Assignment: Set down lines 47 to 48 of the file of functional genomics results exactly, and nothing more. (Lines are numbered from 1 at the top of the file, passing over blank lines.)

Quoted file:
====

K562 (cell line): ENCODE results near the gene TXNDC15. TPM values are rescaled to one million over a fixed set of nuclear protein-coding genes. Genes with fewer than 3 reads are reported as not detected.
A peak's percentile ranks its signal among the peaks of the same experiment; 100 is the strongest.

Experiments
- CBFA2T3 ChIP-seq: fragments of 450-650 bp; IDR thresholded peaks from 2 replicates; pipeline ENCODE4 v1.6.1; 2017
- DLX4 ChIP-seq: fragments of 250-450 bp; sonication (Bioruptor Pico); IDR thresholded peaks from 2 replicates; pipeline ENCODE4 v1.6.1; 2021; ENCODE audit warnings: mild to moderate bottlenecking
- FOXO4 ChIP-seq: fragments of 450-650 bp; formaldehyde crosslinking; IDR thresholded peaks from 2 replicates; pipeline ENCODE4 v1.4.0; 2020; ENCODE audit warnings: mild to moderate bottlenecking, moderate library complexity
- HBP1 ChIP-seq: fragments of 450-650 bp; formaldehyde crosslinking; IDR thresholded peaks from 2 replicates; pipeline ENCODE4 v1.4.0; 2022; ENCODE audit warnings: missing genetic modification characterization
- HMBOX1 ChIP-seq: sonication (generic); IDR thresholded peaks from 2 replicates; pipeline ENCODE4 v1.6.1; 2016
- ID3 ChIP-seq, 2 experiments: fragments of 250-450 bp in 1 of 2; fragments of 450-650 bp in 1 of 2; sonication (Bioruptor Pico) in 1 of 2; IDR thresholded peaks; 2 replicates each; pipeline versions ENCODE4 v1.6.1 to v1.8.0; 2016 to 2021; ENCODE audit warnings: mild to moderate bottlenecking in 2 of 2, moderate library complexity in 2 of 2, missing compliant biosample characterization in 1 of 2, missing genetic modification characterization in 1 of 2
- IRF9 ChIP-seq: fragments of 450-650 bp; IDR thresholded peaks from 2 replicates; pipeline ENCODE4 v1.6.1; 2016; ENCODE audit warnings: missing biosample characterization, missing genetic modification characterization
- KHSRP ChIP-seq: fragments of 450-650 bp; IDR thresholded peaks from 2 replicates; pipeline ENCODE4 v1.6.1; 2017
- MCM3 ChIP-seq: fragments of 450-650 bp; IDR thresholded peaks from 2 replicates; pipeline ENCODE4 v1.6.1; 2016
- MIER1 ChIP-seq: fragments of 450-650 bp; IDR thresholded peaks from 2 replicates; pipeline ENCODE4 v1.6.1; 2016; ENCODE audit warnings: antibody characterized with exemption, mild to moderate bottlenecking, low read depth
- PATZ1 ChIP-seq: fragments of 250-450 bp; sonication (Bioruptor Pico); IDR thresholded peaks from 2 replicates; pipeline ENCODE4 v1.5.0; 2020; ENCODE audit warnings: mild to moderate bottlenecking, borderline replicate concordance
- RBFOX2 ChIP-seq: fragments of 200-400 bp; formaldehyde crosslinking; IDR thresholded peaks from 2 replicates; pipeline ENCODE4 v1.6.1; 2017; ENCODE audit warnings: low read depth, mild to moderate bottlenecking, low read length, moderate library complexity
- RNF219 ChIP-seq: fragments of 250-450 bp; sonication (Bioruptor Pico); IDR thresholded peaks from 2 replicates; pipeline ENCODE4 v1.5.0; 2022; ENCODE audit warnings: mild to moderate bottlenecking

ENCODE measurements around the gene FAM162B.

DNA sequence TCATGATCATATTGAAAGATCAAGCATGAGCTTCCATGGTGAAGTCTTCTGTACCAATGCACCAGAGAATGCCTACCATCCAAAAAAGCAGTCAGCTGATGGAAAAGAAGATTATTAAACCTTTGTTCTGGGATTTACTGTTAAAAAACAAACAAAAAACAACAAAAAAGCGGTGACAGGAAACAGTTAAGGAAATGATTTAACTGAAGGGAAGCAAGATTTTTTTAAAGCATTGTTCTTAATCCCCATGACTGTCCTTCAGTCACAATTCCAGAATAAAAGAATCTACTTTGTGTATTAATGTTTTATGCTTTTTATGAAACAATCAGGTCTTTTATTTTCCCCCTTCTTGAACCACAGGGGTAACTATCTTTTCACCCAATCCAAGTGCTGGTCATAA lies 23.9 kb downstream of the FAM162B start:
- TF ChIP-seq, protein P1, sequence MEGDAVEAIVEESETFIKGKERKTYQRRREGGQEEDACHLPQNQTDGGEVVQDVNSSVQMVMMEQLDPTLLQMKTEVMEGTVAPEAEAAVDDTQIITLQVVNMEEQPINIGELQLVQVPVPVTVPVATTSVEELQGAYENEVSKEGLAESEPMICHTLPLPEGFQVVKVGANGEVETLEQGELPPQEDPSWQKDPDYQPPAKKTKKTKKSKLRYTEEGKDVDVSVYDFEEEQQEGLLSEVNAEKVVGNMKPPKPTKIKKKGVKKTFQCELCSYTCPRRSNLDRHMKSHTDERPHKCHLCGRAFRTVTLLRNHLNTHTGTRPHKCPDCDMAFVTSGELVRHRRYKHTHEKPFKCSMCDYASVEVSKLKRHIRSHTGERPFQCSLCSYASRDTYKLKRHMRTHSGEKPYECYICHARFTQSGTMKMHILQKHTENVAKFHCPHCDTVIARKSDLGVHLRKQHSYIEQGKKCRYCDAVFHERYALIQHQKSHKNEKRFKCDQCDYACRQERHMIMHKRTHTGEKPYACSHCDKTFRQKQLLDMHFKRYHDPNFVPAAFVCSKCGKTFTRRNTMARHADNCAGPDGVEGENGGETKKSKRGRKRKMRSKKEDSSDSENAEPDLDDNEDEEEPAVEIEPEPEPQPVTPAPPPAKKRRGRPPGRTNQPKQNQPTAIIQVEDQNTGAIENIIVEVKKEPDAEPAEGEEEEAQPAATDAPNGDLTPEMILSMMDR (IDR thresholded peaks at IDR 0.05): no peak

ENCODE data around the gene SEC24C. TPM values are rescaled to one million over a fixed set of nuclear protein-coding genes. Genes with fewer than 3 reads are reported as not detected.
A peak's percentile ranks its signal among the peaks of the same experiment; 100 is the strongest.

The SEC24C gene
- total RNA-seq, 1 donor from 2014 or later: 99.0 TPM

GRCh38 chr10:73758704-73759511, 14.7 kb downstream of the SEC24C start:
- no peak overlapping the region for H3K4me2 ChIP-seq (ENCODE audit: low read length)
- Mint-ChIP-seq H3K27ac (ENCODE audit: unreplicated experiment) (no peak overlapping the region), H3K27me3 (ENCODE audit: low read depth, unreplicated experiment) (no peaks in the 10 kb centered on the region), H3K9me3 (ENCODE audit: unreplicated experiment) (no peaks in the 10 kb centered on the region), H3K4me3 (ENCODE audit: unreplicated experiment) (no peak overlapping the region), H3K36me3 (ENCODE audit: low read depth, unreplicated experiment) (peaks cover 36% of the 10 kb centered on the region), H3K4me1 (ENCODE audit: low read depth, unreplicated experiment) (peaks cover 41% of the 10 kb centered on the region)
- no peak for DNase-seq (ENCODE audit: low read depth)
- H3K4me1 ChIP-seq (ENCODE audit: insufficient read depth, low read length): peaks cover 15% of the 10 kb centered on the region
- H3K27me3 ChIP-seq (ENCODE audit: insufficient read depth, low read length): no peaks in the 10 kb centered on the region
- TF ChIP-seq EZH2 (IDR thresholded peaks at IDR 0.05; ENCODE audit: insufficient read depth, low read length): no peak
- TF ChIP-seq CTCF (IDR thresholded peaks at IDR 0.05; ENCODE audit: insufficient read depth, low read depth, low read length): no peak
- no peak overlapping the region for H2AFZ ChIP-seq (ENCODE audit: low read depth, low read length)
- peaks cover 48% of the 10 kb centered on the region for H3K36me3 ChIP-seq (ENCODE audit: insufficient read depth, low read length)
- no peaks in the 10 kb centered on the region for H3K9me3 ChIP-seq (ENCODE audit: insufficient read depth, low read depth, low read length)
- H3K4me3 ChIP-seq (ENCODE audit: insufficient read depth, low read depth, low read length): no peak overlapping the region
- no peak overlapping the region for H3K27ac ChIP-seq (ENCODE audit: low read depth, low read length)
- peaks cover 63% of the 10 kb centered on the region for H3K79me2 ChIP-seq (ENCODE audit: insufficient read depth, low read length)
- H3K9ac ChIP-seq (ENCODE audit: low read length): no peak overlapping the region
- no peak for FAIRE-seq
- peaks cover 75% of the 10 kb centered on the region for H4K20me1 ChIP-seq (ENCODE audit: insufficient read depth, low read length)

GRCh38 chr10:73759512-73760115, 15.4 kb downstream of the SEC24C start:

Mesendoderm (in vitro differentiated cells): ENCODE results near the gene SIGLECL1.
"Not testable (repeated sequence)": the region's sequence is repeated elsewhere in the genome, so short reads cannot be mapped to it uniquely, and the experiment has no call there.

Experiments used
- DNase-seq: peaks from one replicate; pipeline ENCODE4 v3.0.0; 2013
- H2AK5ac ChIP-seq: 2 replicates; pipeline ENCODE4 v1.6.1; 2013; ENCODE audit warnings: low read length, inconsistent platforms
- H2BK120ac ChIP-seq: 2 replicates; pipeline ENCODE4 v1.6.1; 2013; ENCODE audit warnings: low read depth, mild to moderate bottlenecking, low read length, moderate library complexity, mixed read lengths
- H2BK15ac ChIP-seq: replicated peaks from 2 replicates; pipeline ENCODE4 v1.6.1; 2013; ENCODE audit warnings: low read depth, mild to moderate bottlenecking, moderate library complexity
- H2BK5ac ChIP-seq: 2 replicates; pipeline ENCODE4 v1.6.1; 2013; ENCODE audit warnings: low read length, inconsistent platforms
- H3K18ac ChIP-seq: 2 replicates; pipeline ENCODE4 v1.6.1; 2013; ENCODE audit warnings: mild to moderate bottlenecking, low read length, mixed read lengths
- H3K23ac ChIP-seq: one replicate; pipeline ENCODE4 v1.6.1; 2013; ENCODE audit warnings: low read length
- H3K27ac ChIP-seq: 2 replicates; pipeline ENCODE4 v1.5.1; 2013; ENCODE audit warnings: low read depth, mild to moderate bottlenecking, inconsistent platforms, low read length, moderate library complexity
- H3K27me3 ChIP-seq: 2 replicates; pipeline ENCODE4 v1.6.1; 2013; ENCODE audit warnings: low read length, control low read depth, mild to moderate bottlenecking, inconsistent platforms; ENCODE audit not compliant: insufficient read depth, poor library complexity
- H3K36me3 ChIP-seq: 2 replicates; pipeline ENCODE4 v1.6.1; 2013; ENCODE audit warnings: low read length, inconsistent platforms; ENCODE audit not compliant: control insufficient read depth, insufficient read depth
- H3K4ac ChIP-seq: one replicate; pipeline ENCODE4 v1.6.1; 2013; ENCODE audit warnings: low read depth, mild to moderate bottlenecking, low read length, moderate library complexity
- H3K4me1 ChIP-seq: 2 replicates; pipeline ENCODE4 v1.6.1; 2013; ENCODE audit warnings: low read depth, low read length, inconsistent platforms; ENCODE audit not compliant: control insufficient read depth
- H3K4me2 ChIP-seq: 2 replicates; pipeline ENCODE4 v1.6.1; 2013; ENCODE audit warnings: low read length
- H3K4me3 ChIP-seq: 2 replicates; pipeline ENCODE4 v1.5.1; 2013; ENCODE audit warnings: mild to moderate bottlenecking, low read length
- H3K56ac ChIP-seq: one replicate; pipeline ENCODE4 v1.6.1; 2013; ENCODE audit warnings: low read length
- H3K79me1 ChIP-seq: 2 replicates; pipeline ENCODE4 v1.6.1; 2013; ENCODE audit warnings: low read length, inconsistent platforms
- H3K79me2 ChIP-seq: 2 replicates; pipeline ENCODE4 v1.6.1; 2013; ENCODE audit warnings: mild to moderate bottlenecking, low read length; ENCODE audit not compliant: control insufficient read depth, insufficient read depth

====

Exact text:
- H2BK120ac ChIP-seq: 2 replicates; pipeline ENCODE4 v1.6.1; 2013; ENCODE audit warnings: low read depth, mild to moderate bottlenecking, low read length, moderate library complexity, mixed read lengths
- H2BK15ac ChIP-seq: replicated peaks from 2 replicates; pipeline ENCODE4 v1.6.1; 2013; ENCODE audit warnings: low read depth, mild to moderate bottlenecking, moderate library complexity